intertropical convergence zone (ICTZ), where the warm moist air
      currents from the north and south come together and normally bring
      heavy rains, moved farther north, as a result of the significant rise
      in sea surface temperatures in the northern Atlantic.

      This same phenomenon has been deemed responsible for the record-
      breaking intensity of storms like Hurricane Katrina, which battered
      the southeastern coast of the United States in September, and
      Hurricane Wilma, which thrashed Mexico's Yucatan Peninsula last
      weekend.

      The unusually low water levels in the rivers of the Amazon region
      should serve as a lesson on the vulnerability of this ecosystem to
      phenomena that reduce rainfall and are likely to become ever more
      frequent and intense, Moutinho said.

      U.S. scientist Thomas Lovejoy, who has been studying the Amazon for
      four decades, fears deforestation could reach the point where it
      breaks the balance needed to ensure the very survival of the forests,
      unleashing a "vicious cycle" of irreversible destruction.

      Moisture and rainfall levels are usually high in the region because
      there is abundant forest cover, and vice versa. When a certain amount
      of forest cover is lost, precipitation is reduced, leading in turn to
      more loss of forest cover, and so on, he explained.

      "Many of us believe that this could happen if deforestation surpasses
      30 percent," Lovejoy told Tierram�rica.

      Maintaining the current rate of deforestation in the Amazon is "a
      very dangerous game," because of the high risk of "negative
      synergies" with other factors, like El Ni�o (a climate phenomenon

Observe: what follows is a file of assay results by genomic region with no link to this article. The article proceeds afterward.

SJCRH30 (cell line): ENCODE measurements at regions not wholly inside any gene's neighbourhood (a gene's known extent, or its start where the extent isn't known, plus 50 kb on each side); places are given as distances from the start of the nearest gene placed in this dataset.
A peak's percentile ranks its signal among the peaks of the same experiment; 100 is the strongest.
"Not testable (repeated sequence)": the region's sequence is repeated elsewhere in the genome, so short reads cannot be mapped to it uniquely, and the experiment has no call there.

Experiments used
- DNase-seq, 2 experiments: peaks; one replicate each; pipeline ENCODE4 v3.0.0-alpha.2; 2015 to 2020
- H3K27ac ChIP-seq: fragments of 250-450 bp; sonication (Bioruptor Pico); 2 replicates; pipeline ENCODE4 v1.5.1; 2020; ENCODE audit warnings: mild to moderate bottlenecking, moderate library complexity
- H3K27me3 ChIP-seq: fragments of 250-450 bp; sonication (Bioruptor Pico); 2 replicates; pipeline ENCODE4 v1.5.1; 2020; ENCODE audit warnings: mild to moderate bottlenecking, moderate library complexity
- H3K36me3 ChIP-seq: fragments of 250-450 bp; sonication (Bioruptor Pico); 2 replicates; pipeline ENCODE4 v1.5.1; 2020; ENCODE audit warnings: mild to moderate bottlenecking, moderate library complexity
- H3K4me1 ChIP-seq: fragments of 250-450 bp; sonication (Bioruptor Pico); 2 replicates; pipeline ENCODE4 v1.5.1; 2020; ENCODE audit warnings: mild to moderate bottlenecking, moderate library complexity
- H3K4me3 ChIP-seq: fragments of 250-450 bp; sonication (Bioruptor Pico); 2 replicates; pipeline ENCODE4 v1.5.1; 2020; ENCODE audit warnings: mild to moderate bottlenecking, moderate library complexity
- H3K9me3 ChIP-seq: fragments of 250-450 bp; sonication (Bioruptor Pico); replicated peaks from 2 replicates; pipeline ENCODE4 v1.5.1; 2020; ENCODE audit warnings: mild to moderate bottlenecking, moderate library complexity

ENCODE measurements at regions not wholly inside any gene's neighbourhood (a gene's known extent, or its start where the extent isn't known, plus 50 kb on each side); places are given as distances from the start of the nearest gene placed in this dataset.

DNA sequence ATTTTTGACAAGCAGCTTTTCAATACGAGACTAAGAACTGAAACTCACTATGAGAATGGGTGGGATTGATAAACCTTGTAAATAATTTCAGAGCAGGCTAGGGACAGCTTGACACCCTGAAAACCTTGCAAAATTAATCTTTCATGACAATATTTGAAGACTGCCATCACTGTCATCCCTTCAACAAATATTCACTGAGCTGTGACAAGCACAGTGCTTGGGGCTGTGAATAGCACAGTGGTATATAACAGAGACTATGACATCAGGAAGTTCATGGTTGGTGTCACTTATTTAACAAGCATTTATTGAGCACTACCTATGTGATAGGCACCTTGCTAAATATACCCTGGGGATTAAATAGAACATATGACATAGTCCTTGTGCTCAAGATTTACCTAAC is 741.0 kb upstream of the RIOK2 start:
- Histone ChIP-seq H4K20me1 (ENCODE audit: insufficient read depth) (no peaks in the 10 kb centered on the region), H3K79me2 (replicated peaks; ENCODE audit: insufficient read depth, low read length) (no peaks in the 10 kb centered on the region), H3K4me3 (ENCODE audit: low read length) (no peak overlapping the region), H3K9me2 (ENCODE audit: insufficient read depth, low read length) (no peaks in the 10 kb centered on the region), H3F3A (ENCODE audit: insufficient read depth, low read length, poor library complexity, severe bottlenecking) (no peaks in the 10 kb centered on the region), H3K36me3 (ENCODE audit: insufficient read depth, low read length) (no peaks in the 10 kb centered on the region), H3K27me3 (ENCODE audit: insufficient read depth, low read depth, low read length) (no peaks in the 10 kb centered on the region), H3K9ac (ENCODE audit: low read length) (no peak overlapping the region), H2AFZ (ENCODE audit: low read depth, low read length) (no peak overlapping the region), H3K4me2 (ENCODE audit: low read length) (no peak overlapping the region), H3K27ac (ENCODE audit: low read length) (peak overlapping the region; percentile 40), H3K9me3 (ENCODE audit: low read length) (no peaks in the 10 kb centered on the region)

that causes droughts in the Amazon), forest fires and climate change,
      warns Lovejoy, president of the Washington-based Heinz Center for
      Science, Economics and the Environment.

      It would be better to stop the deforestation process long before it
      reaches the breaking point, such as at 20 percent, which would also
      prevent a further loss of biodiversity, he added.

      The Amazon has already lost 17 percent of its forests, but what is
      considered "disturbed area," including small logging operations not
      captured by satellite monitoring, is actually much larger, said Eneas
      Salati, former director of the state-run National Institute for
      Amazon Research.

      Due to climate change, air masses rise up over the Amazon region,
      lose moisture and come back down hot and dry, a phenomenon that
      creates deserts when it is ongoing, Salati told Tierram�rica.

      "This has never happened before in the 40 years that I've been
      studying the region," he said, adding that there is no record of it
      taking place before.

      What cannot be stated for certain is whether the sea surface
      temperatures in the Atlantic have risen "naturally or as the result
      of climate changes induced by human activity," he commented.

      There are three forces contributing to changes in the Amazon region's
      climate, said Salati, who is now the director of the state-run
      Brazilian Foundation for Sustainable Development. Two of these are
      the result of human activity: deforestation and global climate
      change. The third is a natural phenomenon, the cyclical variations in
      the Earth's rotational axis and accompanying sunspot cycles.

      This combination of factors all lead in the same direction, and the
      global warming process could make natural cyclical phenomena like El
      Ni�o even more frequent.

      El Ni�o, which results from increased water temperatures flowing
      across the Pacific Ocean, led to a drought in the northern Brazilian
      Amazon region in 1998. The resulting forest fires destroyed 1.3
      million hectares of forest cover in Roraima state, which borders
      Venezuela and Guyana.

      Mario Osava is an IPS correspondent.
      Copyright � 2005 IPS-Inter Press Service. All rights reserved.

      NOTICE: In accordance with Title 17 U.S.C. Section 107, this
      material is distributed to the WCD membership without profit, for
      research and educational purposes only.

      for the WCD